Nathan is part of a community heading in the opposite direction. But on their journey, Nathan’s ship is attacked and most of the community killed. Only a few survive.

Their lives unexpectedly collided, Nathan and Olivia are instantly attracted to each other, deeply, head-over-heels – like nothing they have ever experienced.

But not everyone is pleased. Surrounded by rumours, deception, even murder, is it possible to live out a happy ever after . . . ?  

I wanted to like this book.  I thought that I would like it.  It sounded right up my alley with a plot which is based on Shakespeare's Othello but set in space.  How awesome does that sound?!  I usually love books that are a spin on a Shakespeare play but this one didn't do it for me at all.  There was too much sci-fi, I thought that the dialogue was quite wooden and clunky and I didn't find the relationships between the characters very believable, especially the insta-love between Vee and Nathan.

The story seemed to take an age to really get going and as this is quite a big book, I toyed with the idea of giving up on it and moving onto something else.  However, I'm always hopeful that things will pick up and improve and I like to give every book a fair chance, so I carried on until the end.  But I just didn't enjoy it at all.  I do have a rocky relationship with Malorie Blackman's writing.  Some of her books I've thoroughly enjoyed and others have been more of a struggle to finish.  Sadly, 'Chasing the Stars' just wasn't for me, although I will still be looking out for other Shakespeare spin-offs in the future.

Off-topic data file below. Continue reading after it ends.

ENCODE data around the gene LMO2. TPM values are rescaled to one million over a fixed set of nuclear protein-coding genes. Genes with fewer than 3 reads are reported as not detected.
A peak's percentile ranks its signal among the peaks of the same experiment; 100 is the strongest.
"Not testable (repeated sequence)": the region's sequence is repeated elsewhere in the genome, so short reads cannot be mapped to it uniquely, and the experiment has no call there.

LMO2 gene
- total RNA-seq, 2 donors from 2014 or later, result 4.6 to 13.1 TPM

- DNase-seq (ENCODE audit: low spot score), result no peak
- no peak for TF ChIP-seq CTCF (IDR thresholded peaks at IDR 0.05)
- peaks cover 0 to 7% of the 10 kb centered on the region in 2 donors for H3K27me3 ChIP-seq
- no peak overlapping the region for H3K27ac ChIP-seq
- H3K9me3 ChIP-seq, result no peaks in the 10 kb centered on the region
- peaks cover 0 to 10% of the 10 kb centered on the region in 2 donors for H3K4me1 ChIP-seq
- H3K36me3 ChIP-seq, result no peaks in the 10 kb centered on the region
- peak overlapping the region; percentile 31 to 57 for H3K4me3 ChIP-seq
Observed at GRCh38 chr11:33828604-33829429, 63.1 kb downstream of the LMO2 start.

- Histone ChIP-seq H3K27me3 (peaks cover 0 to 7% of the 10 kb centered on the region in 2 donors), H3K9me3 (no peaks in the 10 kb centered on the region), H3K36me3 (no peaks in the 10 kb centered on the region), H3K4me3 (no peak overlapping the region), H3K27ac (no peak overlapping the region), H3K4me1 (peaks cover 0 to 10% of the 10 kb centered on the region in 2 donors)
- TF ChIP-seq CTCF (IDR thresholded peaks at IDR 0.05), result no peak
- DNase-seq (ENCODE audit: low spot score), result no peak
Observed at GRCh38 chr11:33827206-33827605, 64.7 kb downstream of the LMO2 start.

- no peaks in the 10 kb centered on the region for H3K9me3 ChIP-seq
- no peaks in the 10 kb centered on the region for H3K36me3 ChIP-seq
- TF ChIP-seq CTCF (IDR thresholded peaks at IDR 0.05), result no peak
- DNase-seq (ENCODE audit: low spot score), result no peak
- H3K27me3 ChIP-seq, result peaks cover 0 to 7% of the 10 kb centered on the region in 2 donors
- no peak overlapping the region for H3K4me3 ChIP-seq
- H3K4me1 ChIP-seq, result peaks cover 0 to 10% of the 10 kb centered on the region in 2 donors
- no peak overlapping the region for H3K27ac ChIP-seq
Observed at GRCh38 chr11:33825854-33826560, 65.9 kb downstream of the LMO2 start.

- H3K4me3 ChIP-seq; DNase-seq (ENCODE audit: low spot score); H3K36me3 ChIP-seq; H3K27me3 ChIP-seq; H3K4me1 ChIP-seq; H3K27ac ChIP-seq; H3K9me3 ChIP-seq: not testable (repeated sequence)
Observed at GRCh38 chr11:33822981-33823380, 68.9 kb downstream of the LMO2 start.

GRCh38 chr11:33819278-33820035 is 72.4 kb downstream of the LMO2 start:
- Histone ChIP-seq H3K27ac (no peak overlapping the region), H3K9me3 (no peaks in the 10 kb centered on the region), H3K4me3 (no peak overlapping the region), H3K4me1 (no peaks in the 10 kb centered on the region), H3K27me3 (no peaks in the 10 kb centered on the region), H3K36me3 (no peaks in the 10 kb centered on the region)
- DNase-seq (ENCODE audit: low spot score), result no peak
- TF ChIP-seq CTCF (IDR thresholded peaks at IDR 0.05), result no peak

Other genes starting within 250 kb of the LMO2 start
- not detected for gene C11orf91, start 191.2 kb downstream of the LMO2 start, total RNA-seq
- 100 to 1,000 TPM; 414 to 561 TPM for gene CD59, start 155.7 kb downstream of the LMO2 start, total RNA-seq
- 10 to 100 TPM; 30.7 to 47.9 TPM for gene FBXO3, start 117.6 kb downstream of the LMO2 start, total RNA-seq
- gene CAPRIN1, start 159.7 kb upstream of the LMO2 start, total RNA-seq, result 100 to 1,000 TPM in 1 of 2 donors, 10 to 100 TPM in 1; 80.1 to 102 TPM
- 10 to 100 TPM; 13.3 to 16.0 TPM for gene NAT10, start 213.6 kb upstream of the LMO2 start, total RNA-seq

Friday, 13 May 2016

Review: A Court of Mist and Fury - Sarah J. Maas

A Court of Mist and Fury by Sarah J. Maas, published by Bloomsbury on 3rd May 2016 

Goodreads synopsis:
Feyre survived Amarantha's clutches to return to the Spring Court - but at a steep cost. Though she now has the powers of the High Fae, her heart remains human, and it can't forget the terrible deeds she performed to save Tamlin's people.

Nor has Feyre forgotten her bargain with Rhysand, High Lord of the feared Night Court. As Feyre navigates its dark web of politics, passion, and dazzling power, a greater evil looms - and she might be key to stopping it. But only if she can harness her harrowing gifts, heal her fractured soul, and decide how she wishes to shape her future - and the future of a world cleaved in two.

‘A Court of Mist and Fury’ far exceeded all of my expectations. It literally blew my mind! From the second I picked it up and started reading, I was hooked. Nothing else existed but the world and the characters that Sarah J. Maas had created. I was torn between racing through the book in one feverish sprint and taking my time to savour each chapter and make it last as long as possible. In the end, I opted for the latter, although I had to use a lot of restraint not to stay up all night until I had got to the last page.